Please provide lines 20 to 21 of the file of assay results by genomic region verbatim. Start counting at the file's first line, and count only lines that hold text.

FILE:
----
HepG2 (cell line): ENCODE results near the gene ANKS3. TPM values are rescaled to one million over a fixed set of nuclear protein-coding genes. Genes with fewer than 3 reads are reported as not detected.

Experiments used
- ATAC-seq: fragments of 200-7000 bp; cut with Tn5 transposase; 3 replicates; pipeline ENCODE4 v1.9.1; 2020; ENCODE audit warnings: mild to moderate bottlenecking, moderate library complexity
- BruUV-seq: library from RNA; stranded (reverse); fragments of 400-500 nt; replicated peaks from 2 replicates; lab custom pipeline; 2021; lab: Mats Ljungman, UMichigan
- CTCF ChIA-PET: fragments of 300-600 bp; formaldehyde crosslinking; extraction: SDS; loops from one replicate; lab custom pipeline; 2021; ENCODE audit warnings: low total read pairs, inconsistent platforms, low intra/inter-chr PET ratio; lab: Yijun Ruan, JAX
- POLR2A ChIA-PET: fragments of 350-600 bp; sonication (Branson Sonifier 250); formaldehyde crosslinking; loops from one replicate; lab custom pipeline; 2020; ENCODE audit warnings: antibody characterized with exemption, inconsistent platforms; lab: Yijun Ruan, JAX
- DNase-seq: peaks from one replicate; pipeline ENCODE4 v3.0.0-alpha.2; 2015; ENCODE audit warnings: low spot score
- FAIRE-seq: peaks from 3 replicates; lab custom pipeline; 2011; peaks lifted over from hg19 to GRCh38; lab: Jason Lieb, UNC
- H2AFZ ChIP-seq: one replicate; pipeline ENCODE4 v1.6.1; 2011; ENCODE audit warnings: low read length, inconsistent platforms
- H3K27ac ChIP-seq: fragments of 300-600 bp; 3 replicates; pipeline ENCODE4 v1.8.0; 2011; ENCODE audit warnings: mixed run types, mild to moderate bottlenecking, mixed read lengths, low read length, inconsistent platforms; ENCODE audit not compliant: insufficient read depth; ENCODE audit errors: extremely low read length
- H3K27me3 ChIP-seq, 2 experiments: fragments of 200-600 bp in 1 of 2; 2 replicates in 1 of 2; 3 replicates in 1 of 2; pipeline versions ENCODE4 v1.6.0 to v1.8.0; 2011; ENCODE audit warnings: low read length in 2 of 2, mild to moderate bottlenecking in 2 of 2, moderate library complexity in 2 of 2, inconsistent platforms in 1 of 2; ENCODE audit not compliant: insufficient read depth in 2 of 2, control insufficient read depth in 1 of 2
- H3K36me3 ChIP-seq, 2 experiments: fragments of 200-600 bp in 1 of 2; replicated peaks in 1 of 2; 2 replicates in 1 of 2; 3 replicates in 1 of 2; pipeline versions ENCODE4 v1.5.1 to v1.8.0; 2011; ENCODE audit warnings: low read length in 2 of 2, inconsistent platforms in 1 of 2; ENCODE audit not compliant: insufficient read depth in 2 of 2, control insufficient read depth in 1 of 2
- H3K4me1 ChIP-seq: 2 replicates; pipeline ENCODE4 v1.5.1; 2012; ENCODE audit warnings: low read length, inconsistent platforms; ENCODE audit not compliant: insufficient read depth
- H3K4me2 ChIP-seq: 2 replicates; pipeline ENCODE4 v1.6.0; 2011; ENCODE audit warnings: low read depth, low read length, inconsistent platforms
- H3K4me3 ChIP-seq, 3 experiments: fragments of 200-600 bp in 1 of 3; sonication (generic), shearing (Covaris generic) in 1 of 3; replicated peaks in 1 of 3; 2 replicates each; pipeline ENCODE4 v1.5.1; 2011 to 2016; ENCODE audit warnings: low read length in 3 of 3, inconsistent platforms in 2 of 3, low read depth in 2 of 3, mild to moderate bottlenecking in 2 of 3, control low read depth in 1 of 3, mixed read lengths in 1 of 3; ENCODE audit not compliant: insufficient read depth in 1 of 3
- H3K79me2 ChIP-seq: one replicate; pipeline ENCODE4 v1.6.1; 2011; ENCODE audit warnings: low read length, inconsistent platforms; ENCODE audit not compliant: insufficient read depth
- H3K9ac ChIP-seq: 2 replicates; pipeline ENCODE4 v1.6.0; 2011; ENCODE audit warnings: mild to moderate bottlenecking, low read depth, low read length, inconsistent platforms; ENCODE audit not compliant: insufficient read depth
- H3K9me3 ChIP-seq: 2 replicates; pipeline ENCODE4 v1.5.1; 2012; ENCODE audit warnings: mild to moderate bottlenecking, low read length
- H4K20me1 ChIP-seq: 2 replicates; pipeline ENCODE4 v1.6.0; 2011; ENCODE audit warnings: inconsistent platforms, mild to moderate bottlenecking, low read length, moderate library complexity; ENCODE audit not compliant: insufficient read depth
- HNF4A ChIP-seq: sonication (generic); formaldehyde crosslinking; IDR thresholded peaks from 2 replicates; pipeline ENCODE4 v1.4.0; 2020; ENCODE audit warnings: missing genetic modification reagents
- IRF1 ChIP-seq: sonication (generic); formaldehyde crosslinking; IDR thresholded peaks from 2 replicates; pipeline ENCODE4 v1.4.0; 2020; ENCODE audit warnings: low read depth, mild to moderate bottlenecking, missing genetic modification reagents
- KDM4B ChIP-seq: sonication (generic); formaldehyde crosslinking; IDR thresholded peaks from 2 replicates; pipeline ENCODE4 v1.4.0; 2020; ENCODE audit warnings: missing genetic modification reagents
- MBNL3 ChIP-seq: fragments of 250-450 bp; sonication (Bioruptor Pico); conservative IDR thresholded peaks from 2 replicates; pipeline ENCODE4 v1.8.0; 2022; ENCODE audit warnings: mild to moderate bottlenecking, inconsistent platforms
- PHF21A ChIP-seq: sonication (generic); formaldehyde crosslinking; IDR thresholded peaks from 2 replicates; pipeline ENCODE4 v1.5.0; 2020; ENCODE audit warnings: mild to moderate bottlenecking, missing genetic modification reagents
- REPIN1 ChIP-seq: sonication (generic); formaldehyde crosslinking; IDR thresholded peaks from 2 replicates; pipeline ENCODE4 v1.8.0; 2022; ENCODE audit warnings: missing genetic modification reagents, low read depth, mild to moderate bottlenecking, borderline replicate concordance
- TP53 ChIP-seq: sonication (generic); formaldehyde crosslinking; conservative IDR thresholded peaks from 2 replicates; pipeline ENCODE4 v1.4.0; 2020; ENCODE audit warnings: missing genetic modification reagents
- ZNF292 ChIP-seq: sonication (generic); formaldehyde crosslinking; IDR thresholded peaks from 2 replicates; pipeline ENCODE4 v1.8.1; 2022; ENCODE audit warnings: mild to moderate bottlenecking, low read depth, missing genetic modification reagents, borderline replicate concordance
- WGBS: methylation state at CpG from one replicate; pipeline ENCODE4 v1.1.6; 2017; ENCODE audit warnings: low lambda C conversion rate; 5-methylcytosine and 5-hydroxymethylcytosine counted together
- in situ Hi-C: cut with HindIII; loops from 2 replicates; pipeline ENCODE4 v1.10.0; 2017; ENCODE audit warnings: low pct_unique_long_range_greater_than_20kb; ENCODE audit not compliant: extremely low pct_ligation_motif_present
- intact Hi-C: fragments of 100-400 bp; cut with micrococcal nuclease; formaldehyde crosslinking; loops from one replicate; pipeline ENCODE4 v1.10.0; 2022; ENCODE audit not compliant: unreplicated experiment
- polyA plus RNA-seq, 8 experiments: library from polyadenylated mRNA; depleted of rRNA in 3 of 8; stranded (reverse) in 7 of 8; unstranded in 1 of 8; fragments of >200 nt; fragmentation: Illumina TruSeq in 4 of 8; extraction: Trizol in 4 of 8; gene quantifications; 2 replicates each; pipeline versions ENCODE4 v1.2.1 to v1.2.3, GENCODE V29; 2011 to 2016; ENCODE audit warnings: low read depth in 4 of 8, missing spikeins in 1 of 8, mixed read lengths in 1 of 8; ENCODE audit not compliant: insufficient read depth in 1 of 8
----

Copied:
- HNF4A ChIP-seq: sonication (generic); formaldehyde crosslinking; IDR thresholded peaks from 2 replicates; pipeline ENCODE4 v1.4.0; 2020; ENCODE audit warnings: missing genetic modification reagents
- IRF1 ChIP-seq: sonication (generic); formaldehyde crosslinking; IDR thresholded peaks from 2 replicates; pipeline ENCODE4 v1.4.0; 2020; ENCODE audit warnings: low read depth, mild to moderate bottlenecking, missing genetic modification reagents